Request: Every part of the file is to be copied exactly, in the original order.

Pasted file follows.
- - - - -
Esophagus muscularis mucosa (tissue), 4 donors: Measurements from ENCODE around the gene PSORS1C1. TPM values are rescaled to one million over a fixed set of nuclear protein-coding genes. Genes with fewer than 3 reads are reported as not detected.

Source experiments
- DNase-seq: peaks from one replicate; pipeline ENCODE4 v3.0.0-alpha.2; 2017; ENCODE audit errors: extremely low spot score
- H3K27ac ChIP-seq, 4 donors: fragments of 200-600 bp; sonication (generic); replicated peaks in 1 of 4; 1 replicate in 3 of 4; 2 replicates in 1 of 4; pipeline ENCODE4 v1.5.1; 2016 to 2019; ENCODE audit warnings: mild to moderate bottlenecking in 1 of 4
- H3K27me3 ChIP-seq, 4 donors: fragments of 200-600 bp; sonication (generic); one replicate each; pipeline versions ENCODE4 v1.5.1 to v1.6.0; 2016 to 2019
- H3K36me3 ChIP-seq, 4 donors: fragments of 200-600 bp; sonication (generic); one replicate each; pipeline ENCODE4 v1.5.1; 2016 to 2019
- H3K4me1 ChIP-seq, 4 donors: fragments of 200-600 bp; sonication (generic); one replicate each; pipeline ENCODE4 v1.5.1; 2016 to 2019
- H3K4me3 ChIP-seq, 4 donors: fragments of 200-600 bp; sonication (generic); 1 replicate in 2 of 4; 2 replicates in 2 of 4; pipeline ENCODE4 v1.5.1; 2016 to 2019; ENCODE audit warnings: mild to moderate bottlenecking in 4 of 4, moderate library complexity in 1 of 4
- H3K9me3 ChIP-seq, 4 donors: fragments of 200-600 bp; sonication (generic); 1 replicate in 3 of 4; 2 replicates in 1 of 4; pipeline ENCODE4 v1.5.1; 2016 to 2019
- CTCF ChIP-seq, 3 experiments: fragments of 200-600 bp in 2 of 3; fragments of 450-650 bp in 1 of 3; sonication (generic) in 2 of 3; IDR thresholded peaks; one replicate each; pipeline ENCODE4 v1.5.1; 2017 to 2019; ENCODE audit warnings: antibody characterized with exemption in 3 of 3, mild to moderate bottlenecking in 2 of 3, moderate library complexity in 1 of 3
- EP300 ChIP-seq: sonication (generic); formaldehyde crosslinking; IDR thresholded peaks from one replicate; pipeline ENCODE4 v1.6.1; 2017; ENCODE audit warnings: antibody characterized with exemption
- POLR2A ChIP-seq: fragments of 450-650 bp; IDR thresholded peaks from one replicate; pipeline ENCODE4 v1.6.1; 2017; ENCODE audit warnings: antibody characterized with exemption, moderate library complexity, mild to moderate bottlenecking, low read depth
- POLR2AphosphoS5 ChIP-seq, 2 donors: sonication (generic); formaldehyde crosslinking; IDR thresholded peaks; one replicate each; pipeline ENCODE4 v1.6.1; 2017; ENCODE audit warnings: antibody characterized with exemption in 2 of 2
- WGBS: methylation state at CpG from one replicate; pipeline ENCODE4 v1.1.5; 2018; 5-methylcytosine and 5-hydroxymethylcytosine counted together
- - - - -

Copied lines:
Esophagus muscularis mucosa (tissue), 4 donors: Measurements from ENCODE around the gene PSORS1C1. TPM values are rescaled to one million over a fixed set of nuclear protein-coding genes. Genes with fewer than 3 reads are reported as not detected.

Source experiments
- DNase-seq: peaks from one replicate; pipeline ENCODE4 v3.0.0-alpha.2; 2017; ENCODE audit errors: extremely low spot score
- H3K27ac ChIP-seq, 4 donors: fragments of 200-600 bp; sonication (generic); replicated peaks in 1 of 4; 1 replicate in 3 of 4; 2 replicates in 1 of 4; pipeline ENCODE4 v1.5.1; 2016 to 2019; ENCODE audit warnings: mild to moderate bottlenecking in 1 of 4
- H3K27me3 ChIP-seq, 4 donors: fragments of 200-600 bp; sonication (generic); one replicate each; pipeline versions ENCODE4 v1.5.1 to v1.6.0; 2016 to 2019
- H3K36me3 ChIP-seq, 4 donors: fragments of 200-600 bp; sonication (generic); one replicate each; pipeline ENCODE4 v1.5.1; 2016 to 2019
- H3K4me1 ChIP-seq, 4 donors: fragments of 200-600 bp; sonication (generic); one replicate each; pipeline ENCODE4 v1.5.1; 2016 to 2019
- H3K4me3 ChIP-seq, 4 donors: fragments of 200-600 bp; sonication (generic); 1 replicate in 2 of 4; 2 replicates in 2 of 4; pipeline ENCODE4 v1.5.1; 2016 to 2019; ENCODE audit warnings: mild to moderate bottlenecking in 4 of 4, moderate library complexity in 1 of 4
- H3K9me3 ChIP-seq, 4 donors: fragments of 200-600 bp; sonication (generic); 1 replicate in 3 of 4; 2 replicates in 1 of 4; pipeline ENCODE4 v1.5.1; 2016 to 2019
- CTCF ChIP-seq, 3 experiments: fragments of 200-600 bp in 2 of 3; fragments of 450-650 bp in 1 of 3; sonication (generic) in 2 of 3; IDR thresholded peaks; one replicate each; pipeline ENCODE4 v1.5.1; 2017 to 2019; ENCODE audit warnings: antibody characterized with exemption in 3 of 3, mild to moderate bottlenecking in 2 of 3, moderate library complexity in 1 of 3
- EP300 ChIP-seq: sonication (generic); formaldehyde crosslinking; IDR thresholded peaks from one replicate; pipeline ENCODE4 v1.6.1; 2017; ENCODE audit warnings: antibody characterized with exemption
- POLR2A ChIP-seq: fragments of 450-650 bp; IDR thresholded peaks from one replicate; pipeline ENCODE4 v1.6.1; 2017; ENCODE audit warnings: antibody characterized with exemption, moderate library complexity, mild to moderate bottlenecking, low read depth
- POLR2AphosphoS5 ChIP-seq, 2 donors: sonication (generic); formaldehyde crosslinking; IDR thresholded peaks; one replicate each; pipeline ENCODE4 v1.6.1; 2017; ENCODE audit warnings: antibody characterized with exemption in 2 of 2
- WGBS: methylation state at CpG from one replicate; pipeline ENCODE4 v1.1.5; 2018; 5-methylcytosine and 5-hydroxymethylcytosine counted together